Claire was asked if she is happy with how she has been pigeon-holed as a writer. This is a known problem, for instance romance writers wanting to create a thriller, a change of direction their publisher may not be happy with. Claire is content for now. She would like to write a ghost story one day but feels this would fit with the dark themes she is known for. She mentioned that she explores other genres in her short stories.

Another question was asked about how happy Claire is with the advice given by her agent. Absolutely was the answer given, she trusts her completely. Claire’s debut went to auction but she was not simply required to accept the highest bid. It was recognised that the relationship she would develop with her publisher mattered too.

The evening was wrapped up with a reminder that Claire will return to Bath on 28th May when she will appear at the festival with Kate Hamer and Michael Hughes. I left her chatting to the queue of attendees eager to acquire her signature on their copy of her book.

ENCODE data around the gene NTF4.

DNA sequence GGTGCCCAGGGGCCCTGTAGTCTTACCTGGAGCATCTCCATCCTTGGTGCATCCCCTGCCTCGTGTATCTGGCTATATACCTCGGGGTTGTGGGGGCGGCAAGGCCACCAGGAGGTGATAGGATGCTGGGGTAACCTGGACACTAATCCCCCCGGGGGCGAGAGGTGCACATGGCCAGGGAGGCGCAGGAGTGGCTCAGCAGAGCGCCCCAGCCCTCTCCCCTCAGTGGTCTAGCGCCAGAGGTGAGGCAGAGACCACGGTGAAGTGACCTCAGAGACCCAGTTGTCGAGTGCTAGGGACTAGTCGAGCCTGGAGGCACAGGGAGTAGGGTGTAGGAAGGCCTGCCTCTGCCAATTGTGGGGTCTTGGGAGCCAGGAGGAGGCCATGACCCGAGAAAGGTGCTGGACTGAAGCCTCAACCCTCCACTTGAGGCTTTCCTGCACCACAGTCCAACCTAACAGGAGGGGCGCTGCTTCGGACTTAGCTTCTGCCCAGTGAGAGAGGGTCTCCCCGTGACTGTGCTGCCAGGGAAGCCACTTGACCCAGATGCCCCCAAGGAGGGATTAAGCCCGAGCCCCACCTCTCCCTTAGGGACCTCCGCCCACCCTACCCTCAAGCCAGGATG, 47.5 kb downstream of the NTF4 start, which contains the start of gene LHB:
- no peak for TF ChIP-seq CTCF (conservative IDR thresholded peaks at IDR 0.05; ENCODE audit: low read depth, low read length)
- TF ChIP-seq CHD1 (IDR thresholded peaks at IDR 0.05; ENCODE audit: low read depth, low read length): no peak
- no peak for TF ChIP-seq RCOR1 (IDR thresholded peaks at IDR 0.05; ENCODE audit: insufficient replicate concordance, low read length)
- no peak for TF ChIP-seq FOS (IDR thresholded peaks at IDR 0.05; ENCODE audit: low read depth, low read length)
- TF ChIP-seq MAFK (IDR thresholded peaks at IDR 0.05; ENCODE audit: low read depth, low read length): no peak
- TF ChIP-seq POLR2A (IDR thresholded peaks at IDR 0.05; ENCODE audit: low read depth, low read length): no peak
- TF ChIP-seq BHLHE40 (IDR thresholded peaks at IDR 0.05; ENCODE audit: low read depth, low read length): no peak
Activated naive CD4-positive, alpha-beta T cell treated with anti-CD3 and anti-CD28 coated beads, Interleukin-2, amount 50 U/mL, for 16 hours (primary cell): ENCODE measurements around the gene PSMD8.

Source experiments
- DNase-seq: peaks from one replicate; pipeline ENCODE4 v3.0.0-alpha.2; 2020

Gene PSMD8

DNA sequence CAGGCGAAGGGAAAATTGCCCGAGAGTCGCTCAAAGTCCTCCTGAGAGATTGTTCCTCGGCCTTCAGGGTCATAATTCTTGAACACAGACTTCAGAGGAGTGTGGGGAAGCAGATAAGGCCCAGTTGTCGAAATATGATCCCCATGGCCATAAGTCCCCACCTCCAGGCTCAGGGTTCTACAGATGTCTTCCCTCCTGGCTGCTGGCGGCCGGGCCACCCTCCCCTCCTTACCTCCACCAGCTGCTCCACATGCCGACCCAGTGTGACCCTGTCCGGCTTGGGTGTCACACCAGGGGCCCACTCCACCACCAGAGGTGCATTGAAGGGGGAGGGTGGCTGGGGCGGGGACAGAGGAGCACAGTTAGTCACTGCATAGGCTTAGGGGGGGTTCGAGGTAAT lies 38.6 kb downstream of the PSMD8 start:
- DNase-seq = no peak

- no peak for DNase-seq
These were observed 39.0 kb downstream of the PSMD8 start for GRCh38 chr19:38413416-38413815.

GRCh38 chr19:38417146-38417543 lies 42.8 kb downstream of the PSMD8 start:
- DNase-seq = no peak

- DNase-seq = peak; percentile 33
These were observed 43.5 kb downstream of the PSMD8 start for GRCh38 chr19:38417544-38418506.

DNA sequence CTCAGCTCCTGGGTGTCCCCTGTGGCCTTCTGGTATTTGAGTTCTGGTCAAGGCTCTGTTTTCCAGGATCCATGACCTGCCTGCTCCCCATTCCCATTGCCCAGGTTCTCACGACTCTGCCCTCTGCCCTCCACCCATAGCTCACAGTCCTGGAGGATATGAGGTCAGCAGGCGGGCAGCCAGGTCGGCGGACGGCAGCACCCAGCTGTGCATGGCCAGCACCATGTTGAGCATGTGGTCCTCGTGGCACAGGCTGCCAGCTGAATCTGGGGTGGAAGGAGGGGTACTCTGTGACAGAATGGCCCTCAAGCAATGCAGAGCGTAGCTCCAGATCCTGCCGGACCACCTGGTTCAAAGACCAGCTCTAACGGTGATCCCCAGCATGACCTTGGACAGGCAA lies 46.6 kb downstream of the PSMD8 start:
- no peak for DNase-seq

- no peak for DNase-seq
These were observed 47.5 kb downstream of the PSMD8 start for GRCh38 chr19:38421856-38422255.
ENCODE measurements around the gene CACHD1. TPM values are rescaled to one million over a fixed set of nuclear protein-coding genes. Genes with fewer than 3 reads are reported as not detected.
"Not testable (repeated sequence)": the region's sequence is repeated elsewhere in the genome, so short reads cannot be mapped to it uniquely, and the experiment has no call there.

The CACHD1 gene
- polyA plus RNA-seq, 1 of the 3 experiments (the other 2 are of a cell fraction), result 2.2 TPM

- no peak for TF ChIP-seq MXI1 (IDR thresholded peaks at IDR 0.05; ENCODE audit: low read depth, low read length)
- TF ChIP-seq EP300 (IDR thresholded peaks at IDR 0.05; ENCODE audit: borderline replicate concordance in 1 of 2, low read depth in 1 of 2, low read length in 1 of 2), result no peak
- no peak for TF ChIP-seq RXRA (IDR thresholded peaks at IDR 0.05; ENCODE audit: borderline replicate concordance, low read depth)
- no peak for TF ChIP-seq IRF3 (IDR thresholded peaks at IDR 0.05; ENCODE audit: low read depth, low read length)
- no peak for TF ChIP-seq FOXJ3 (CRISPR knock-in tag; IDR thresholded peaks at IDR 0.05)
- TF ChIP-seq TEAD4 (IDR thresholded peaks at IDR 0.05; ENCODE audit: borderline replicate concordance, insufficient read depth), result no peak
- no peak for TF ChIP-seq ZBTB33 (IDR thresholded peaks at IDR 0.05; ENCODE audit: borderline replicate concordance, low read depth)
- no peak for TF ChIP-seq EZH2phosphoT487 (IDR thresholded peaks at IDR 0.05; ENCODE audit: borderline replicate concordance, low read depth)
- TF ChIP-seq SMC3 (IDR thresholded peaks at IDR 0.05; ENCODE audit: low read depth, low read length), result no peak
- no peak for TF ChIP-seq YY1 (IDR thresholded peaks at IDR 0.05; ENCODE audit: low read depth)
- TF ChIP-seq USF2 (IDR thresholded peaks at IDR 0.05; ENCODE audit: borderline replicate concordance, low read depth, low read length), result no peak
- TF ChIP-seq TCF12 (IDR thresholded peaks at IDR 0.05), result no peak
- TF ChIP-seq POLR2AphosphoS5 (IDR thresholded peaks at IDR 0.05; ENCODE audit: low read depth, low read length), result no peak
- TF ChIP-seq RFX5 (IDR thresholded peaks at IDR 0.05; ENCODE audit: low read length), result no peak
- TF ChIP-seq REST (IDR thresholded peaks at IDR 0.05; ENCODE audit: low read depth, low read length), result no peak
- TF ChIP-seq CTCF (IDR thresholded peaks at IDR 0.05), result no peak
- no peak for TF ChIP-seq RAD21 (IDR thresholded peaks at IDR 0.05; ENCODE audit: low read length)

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You may keep up with Claire by following her on Twitter: Claire Fuller (@ClaireFuller2)

Jason may also be found here: Jason Hewitt (@JasonHewitt123)

For news and events at the bookshop: Waterstones Bath (@waterstonesbath)

Claire is published by Fig Tree, an imprint of Penguin. Jason is published by Simon & Schuster UK.

 

Me, the Literary Hero

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Image (c) Irena Sophia 

Influx Press put out a list of their literary heroes from 2016 last week and included me. I am still in shock. Good kind of shock, obviously. Influx are a bit rad which makes this even more unexpected and delightful.